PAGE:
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Post surgery hell, James eager to prove his worth

All those constant breaks from playing meant his ranking, from a high of 82 in 2015, plummeted to outside the top 1000, by the end of January 2018. “I was out of the game for a long time.

Published: 04th February 2019 08:00 AM  |   Last Updated: 04th February 2019 08:00 AM   |  A+A-

Australia's James Duckworth

Australia's James Duckworth | AFP

Express News Service

CHENNAI: OUT of all the quirky statistics that caught the eye during the recent Australian Open, one stood out. In the seven matches Rafael Nadal played at Melbourne, he was broken by only two players: Novak Djokovic and James Duckworth, the Spaniard’s first-round opponent. When it’s put to the World No 239, who is in the city to take part at the Chennai Open Challenger beginning on Monday, he smiles. 
Having spoken about the same thing on social media, the Australian, who turned pro in 2010, knows about the fact.

Even if he’s yet to win a competitive match on the ATP World Tour this year, he says that performance against Nadal has given him confidence. “I had a few tough draws to begin the year,” he tells The New Indian Express. “I played Andy Murray in Brisbane International and Nadal obviously. 

“Thought I played okay in both matches. For sure, it (raised my confidence after playing well against Rafael Nadal) did. I competed very well.”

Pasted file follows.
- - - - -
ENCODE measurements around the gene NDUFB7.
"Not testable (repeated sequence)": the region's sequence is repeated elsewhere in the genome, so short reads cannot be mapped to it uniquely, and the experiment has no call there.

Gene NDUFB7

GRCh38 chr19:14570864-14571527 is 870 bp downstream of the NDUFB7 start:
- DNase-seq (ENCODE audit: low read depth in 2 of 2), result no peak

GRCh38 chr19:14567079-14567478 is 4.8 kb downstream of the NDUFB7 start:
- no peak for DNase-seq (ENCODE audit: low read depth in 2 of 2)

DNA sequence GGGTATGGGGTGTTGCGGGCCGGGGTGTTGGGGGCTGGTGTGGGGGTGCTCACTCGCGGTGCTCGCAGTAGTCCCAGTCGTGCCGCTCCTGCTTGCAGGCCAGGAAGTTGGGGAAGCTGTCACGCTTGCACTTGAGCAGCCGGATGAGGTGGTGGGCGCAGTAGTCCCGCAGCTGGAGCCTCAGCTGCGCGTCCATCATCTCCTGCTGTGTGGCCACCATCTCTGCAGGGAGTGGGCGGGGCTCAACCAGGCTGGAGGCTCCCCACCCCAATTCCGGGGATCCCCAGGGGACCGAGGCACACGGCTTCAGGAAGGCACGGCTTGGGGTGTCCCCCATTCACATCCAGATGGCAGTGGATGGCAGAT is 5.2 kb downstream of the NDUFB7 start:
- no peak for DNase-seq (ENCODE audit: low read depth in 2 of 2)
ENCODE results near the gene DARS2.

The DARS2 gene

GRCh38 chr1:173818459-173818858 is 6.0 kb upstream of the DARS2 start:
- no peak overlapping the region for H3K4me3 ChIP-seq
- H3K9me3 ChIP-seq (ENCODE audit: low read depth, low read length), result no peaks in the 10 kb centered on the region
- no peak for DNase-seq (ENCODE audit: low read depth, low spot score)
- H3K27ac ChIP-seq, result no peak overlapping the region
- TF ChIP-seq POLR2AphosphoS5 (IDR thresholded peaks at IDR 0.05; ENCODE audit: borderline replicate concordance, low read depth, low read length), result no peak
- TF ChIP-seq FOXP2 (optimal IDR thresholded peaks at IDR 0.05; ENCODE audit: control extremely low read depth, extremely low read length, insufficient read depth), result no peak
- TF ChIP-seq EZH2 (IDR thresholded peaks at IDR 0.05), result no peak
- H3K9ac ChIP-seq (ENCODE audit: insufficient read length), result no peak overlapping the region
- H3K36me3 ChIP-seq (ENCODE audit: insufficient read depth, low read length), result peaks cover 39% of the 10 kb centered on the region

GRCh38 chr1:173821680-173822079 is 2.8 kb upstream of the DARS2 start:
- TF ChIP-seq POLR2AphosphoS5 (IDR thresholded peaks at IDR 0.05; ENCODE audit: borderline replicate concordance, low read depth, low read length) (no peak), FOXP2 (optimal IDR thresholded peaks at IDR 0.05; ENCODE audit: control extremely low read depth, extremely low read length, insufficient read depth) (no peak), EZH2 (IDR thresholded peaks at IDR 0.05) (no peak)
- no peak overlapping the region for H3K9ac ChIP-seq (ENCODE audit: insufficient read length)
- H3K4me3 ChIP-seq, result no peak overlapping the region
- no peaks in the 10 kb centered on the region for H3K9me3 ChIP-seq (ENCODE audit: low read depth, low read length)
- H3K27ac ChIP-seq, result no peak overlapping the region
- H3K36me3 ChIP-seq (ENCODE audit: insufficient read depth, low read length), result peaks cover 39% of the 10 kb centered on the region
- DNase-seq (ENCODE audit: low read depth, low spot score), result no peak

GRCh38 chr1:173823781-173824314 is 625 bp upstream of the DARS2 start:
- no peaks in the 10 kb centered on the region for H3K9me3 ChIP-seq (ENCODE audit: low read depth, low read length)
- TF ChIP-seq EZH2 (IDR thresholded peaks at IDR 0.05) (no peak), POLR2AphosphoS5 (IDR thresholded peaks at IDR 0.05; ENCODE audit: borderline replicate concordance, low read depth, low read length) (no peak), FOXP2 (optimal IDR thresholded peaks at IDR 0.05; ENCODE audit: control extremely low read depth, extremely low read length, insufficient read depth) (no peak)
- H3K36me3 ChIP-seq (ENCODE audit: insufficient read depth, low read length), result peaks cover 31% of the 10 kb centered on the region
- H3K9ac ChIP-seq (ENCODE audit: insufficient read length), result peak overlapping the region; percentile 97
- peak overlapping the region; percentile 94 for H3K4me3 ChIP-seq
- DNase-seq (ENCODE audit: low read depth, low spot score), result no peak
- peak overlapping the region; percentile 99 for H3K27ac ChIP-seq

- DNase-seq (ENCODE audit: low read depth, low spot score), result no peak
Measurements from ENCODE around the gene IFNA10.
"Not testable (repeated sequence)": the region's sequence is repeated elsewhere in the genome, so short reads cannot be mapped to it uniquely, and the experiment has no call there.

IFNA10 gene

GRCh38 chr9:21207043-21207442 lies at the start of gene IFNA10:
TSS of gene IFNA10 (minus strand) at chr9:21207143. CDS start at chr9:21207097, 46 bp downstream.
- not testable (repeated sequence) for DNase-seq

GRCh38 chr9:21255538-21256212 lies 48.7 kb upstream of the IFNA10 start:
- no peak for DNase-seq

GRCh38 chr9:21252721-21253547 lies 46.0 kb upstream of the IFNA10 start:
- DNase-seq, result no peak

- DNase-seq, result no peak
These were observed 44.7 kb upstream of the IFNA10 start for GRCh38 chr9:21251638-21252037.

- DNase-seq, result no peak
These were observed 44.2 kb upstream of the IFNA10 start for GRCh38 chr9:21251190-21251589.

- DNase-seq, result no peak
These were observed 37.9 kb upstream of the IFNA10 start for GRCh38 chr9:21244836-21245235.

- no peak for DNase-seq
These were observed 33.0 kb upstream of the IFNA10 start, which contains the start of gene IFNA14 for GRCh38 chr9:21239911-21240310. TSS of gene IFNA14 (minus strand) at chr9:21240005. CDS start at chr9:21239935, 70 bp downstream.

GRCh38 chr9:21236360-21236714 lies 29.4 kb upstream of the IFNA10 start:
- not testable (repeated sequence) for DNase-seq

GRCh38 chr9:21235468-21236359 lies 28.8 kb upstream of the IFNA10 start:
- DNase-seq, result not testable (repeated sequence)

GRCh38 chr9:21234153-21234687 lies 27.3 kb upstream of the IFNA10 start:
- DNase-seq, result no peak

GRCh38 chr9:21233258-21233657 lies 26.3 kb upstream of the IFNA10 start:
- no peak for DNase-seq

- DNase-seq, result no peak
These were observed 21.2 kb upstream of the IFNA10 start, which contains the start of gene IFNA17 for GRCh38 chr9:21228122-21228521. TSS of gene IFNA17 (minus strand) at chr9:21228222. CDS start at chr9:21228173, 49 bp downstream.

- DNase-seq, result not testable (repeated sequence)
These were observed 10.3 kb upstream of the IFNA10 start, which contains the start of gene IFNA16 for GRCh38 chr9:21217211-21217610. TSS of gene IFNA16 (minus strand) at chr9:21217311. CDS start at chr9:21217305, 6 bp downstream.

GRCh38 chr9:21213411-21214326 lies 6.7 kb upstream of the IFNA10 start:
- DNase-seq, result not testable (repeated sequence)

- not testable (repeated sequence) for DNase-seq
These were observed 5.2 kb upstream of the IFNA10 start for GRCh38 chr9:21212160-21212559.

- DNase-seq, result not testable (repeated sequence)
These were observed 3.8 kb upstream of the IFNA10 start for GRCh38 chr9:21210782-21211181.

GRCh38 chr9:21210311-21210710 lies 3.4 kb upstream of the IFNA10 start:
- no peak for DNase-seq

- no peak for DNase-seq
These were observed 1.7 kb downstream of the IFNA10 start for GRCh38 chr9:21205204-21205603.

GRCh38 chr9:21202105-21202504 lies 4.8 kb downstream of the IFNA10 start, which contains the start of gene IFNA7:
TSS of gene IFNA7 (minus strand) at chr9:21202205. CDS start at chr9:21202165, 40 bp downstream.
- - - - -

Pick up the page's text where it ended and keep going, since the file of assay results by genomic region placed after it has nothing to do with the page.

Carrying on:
In fact, he rues the way he handled a couple of points. “There were a few points that I would have liked to have again. Maybe if I had executed those a bit better...” In a parallel universe, the 27-year-old may well have executed those points to perfection. 

For the former top-100 player is only just coming back to full fitness after losing more than a year to an assortment of injuries, surgeries and rehab. Between the beginning of 2017 and 2018, he went under the knife five times as he spent more time on hospital beds rather than on tennis courts. 

The grimace never leaves his face when he is talking about this period of his life. “It was a really tough phase,” he explains. “I started to play good tennis. And then, yeah, I had five surgeries (thrice in the right foot, right shoulder and right elbow).” 

All those constant breaks from playing meant his ranking, from a high of 82 in 2015, plummeted to outside the top 1000, by the end of January 2018. “I was out of the game for a long time. I didn’t think about quitting but that period was tough. Just lots of hours of rehab and physio...” Now that he has been injury free for more than six months, he has made getting back into the top-100 an immediate priority. 

The next seven days will reveal whether that’s an attainable goal or not. 

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